However, I found that this just didn't work:

_Context.Database.SqlQuery<DataTable>(sql, parameters).FirstOrDefault();

This is my solution. It returns a DataTable that is fetched using an ADO.NET SqlDataReader - which I believe is faster than a SqlDataAdapter on read-only data. It doesn't strictly answer the question because it uses ADO.Net, but it shows how to do that after getting a hold of the connection from the DbContext

    protected DataTable GetDataTable(string sql, params object[] parameters)
    {
        //didn't work - table had no columns or rows
        //return Context.Database.SqlQuery<DataTable>(sql, parameters).FirstOrDefault();

        DataTable result = new DataTable();
        SqlConnection conn = Context.Database.Connection as SqlConnection;
        if(conn == null)
        {
            throw new InvalidCastException("SqlConnection is invalid for this database");
        }
        using (SqlCommand cmd = new SqlCommand(sql, conn))
        {
            cmd.Parameters.AddRange(parameters);
            conn.Open();
            using (SqlDataReader reader = cmd.ExecuteReader())
            {
                result.Load(reader);
            }
            return result;
        }
    }
3
  • Only one note: Anyone sending in an UPDATE query with parameters - ensure that, of the parameters you send, none are empty strings. If they are, do some checking via code before sending your query to this function, in order to edit that field out of the query and don't send that parameter. Even though my field was not a NOT NULL field, it behaved that way when trying to update it with an empty string parameter using this, because the field was specified in the query as receiving an update.
    – vapcguy
    May 19 '20 at 9:16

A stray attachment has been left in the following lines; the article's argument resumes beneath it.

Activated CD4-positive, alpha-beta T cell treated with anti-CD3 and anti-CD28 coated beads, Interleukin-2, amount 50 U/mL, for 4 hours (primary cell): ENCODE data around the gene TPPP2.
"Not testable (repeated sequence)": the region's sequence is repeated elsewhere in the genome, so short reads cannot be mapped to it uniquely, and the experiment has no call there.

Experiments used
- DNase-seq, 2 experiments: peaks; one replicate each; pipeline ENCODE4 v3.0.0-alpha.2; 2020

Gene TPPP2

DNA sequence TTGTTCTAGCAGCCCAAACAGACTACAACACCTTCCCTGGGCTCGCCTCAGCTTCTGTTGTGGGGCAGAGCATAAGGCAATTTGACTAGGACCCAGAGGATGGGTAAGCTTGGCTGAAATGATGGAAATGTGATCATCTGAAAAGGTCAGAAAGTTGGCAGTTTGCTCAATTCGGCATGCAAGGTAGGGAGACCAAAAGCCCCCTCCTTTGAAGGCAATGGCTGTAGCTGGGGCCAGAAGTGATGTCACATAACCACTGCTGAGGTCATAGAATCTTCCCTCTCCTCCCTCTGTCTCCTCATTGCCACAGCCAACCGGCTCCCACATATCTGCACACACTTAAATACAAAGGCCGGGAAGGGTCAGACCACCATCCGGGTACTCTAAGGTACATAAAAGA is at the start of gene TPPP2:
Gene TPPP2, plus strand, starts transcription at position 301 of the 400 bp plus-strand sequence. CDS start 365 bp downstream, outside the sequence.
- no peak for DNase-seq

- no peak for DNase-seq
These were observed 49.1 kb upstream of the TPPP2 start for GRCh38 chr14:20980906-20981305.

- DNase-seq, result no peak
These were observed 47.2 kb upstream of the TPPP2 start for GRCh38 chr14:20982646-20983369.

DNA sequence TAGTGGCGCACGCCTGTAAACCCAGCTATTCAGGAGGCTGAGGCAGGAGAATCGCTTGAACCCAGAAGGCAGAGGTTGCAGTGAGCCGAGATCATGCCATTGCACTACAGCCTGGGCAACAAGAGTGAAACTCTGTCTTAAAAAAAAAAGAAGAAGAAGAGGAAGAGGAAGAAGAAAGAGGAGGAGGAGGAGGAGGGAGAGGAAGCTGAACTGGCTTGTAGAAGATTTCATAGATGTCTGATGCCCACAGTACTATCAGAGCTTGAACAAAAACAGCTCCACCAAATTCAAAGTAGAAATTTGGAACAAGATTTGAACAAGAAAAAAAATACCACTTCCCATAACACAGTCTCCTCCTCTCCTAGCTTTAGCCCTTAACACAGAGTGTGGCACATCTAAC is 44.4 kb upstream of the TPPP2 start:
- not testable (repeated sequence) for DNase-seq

• 1
    Anyone sending in an UPDATE command to this function - think again - this is intended for reading data into a DataTable, not for updates
    – Colin
    May 19 '20 at 14:52
  • Yes, that is, reading data FROM a DataTable, you meant, yes. I changed it so instead of that whole ExecuteReader section, I was doing a cmd.ExecuteScalar(); to send the update. As a result my comment was probably offbase, as I had made that function a void instead of returning a DataTable. I also was using this one, too, and I think I got them confused when I made my comment.
    – vapcguy
    May 20 '20 at 16:46
1

The easiest way to return a DataTable using the EntityFramework is to do the following:

MetaTable metaTable = Global.DefaultModel.GetTable("Your EntitySetName");

For example:

MetaTable metaTable = Global.DefaultModel.GetTable("Employees");
2
  • 3
    What is this global object? Not sure where you are getting it from. Is it from Web Api 2?
    – Hoppe
    Jul 9 '15 at 17:14
  • 4
    @Hoppe MetaTable and DefaultModel (an instance of MetaModel) are part of ASP.NET DynamicData, essentially a scaffolding framework. It isn't related to Entity Framework so I don't think this is a useful answer at all.
    – Dai
    Jan 17 '16 at 11:17
0

Maybe your stored procedure could return a complex type? http://blogs.msdn.com/b/somasegar/archive/2010/01/11/entity-framework-in-net-4.aspx